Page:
Monday, June 18, 2018

Supreme Court of Canada: New Library Titles

The list of new library titles added to the Supreme Court of Canada collection from June 1 to 15, 2018 is now available on the Court website.

It is possible to subscribe via e-mail to receive the list.


Bookmark and Share Subscribe
posted by Michel-Adrien at 7:08 pm 0 comments links to this post

Thursday, June 14, 2018

Networking Tips: Build Bridges and Broaden Your Reach

Alan Kilpatrick from the Law Society of Saskatchewan Library gave a presentation at the recent annual conference of the Canadian Association of Law Libraries (CALL) in Halifax as part of a panel on networking.

His text entitled Build Bridges and Broaden Your Reach has been published on the CALL blog.

He has broken down his advice on how networking can help a person's career into a few topics:
  • It’s never too early to start networking
  • Get active (in a professional association)
  • Network widely and wisely
  • Share your story
  • Embrace new situations

Labels: , ,

Bookmark and Share Subscribe
posted by Michel-Adrien at 6:55 pm 0 comments links to this post

Tuesday, June 12, 2018

Statistics Canada Article on Victimization of Lesbians, Gays and Bisexuals

The Statistics Canada publication Juristat has published an article entitled Violent victimization of lesbians, gays and bisexuals in Canada, 2014:
"Using self‑reported data from the 2014 General Social Survey (GSS) on Canadians’ Safety (Victimization), this Juristat article presents information on violent victimization—incidents of sexual assault, robbery and physical assault—committed against lesbian, gay and bisexual individuals aged 18 years and older in Canada, along with their individual experiences of discrimination. Perceptions of the police and feelings of personal safety are also explored. Where possible, analysis of data collected in the 2004 and 2009 GSS on Victimization cycles is included to allow for comparisons over time."
  • Canadians aged 18 years and older who identified as lesbian or gay and bisexual were much more likely than their heterosexual counterparts to be victims of violent crime.
  • Even after controlling for other factors such as age, marital status, past history of homelessness, and childhood abuse, the odds of being a victim of violent victimization were two times higher among lesbian, gay or bisexual Canadians than among their heterosexual counterparts.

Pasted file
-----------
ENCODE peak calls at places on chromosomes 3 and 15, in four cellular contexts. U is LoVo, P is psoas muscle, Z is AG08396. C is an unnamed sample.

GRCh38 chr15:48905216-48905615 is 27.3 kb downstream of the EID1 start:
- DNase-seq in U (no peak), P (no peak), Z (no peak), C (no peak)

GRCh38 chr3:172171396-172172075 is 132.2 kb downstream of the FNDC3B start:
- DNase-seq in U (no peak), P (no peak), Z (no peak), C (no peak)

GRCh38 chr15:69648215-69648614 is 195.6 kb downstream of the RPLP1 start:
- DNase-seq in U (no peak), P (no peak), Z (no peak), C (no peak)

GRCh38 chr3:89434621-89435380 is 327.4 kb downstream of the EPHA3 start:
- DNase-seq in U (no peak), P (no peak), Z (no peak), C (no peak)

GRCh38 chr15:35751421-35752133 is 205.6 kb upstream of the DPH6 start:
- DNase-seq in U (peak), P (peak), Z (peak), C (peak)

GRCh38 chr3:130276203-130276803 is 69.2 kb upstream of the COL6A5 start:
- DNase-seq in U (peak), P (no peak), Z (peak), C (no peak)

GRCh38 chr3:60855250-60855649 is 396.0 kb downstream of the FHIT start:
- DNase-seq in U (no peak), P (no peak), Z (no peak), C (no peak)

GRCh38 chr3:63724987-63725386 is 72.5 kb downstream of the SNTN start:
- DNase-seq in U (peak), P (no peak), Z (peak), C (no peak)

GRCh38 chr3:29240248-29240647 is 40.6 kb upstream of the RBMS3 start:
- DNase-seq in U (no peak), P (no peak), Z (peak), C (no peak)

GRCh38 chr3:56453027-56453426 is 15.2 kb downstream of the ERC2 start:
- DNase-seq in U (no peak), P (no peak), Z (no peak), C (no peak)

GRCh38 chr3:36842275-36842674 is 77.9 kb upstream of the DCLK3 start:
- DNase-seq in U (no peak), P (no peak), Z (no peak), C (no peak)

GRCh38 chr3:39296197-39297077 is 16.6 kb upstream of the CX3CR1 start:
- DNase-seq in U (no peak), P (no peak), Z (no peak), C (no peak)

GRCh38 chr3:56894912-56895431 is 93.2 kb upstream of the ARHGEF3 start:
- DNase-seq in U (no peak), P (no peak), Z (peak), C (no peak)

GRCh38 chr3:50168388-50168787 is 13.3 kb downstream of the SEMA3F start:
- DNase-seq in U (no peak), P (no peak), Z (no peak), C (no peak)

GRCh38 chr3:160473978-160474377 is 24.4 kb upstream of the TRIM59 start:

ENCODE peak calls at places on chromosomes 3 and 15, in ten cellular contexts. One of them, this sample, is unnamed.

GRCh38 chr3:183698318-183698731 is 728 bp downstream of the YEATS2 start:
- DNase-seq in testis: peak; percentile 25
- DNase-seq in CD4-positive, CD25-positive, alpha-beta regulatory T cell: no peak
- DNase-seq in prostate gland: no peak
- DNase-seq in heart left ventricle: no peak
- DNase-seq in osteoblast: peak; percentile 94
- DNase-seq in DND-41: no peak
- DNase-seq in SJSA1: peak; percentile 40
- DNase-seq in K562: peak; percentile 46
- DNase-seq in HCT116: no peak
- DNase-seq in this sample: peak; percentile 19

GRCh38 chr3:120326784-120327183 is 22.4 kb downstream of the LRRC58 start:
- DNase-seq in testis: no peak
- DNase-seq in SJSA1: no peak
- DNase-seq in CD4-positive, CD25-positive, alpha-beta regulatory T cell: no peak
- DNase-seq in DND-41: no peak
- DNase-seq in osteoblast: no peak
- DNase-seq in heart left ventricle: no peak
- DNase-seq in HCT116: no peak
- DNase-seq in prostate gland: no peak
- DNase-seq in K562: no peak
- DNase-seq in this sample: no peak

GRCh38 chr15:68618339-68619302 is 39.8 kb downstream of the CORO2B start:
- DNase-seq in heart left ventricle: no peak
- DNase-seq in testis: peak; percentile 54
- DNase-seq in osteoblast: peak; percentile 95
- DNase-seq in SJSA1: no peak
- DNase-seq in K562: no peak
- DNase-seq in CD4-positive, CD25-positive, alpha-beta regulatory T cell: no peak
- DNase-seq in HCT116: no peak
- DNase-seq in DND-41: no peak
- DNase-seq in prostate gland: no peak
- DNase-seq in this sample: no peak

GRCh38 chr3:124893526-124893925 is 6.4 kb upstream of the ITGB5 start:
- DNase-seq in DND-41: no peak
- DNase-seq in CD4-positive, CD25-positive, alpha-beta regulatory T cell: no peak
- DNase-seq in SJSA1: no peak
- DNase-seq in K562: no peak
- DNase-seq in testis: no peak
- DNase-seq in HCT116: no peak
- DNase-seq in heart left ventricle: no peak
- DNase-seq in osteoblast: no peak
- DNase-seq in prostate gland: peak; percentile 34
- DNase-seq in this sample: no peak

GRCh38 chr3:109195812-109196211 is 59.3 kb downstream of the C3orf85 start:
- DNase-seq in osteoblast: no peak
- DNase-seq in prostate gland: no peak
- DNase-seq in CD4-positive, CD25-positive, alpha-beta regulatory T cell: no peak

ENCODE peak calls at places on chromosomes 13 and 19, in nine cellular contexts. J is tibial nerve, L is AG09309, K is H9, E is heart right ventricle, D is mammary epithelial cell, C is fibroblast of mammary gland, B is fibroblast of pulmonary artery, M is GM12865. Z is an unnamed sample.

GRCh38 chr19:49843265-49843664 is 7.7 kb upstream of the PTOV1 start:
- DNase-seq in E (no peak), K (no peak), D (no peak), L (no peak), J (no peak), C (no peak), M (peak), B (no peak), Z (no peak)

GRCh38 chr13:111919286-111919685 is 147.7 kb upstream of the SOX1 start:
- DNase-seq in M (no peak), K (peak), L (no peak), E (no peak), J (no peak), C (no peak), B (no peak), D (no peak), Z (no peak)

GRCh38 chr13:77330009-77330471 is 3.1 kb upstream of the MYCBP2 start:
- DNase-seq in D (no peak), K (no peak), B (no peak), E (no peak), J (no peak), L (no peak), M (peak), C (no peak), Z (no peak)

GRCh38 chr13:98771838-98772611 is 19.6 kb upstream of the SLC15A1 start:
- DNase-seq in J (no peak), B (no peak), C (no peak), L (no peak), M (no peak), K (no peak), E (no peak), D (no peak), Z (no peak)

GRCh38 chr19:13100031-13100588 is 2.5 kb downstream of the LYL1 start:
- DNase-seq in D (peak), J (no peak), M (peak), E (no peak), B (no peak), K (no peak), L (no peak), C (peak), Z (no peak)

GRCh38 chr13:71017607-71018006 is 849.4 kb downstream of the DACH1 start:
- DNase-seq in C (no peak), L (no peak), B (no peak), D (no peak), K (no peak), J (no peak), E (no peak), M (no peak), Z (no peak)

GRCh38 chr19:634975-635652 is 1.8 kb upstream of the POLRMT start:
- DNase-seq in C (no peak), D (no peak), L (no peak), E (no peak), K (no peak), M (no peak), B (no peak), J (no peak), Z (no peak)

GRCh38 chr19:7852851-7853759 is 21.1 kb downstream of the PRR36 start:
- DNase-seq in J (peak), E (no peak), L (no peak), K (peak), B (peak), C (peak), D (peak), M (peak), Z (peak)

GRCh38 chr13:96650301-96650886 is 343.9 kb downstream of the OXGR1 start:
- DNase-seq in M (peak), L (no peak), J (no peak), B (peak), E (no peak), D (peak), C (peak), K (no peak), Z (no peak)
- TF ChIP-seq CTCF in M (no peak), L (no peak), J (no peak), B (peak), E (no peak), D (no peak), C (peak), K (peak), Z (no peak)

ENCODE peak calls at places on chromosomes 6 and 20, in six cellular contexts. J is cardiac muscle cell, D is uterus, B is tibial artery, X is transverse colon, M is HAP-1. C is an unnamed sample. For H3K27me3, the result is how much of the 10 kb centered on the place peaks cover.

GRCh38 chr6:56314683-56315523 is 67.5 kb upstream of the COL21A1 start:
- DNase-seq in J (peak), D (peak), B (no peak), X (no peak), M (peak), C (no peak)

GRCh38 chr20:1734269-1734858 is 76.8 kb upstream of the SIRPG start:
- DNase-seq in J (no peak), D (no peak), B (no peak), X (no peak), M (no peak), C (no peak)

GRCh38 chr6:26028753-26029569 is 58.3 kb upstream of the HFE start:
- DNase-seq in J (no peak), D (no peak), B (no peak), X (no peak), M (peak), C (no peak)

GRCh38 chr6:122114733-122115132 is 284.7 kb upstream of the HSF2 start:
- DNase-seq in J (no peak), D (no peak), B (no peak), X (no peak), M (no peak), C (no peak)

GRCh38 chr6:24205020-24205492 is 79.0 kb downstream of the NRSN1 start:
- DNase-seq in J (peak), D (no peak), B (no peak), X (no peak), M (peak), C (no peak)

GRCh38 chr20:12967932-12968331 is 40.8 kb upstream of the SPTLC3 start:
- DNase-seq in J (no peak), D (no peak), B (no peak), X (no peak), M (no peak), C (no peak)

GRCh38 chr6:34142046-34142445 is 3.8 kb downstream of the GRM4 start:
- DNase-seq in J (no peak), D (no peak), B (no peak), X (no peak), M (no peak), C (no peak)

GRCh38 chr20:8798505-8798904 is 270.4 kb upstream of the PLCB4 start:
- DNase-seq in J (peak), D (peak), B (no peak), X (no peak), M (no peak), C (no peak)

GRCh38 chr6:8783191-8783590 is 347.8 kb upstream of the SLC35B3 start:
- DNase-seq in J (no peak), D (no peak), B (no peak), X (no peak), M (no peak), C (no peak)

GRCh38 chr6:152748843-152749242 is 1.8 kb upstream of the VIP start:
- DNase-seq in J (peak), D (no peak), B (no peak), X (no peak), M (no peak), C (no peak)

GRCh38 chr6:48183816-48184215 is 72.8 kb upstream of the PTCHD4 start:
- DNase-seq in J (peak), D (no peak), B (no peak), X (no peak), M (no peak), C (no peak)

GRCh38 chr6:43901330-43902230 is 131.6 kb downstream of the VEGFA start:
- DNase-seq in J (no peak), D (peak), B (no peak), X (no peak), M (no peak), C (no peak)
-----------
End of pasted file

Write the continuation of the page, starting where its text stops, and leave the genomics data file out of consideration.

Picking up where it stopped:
• Compared with heterosexual Canadians, bisexual individuals were almost nine times more likely to be sexually assaulted in the previous 12 months.
  • The rate of self‑reported violent victimization of lesbian and gay individuals decreased by 67% between 2009 and 2014. This is compared to a decrease of 30% for heterosexual individuals.
  • Among those who reported experiencing discrimination in the five years preceding the survey, lesbian and gay individuals were significantly more likely (79%) than their bisexual (35%) and heterosexual (2%) counterparts to perceive the discrimination as being based on their sexual orientation.

Labels: ,

Bookmark and Share Subscribe
posted by Michel-Adrien at 6:51 pm 0 comments links to this post

Updated International Law Research Guides From GlobaLex

GlobaLex, the electronic collection created by the Hauser Global Law School Program at the New York University School of Law, recently updated some of its research guides:
  • Sustainable Development Law (SDL) Research Guide: "Historically, sustainable development law has often focused on environmental issues in developed countries. Indeed, sustainable development was recognized long before the 1972 Stockholm UN Conference on the Human Environment (culminating in the Stockholm Declaration). Scholars, citizens, and government officials have debated the tension between the Earth’s natural resources and the needs of both current and future generations. More recently, the field of Sustainable Development Law (SDL) has shifted to an integration of international economic, social, and environmental law. Human rights advocates hope that this more integrated approach will allow SDL to respond more nimbly to chronic, complex issues like poverty (...) This guide will provide an extended introduction to the topic in an effort to aid legal researchers, but it is not intended to be comprehensive. Researchers will likely find the interdisciplinary nature of this field to be challenging. SDL can be found in traditional primary law, as well as soft law. As this field evolves, policy and scholarly work will continue to move the discussion and legal developments forward."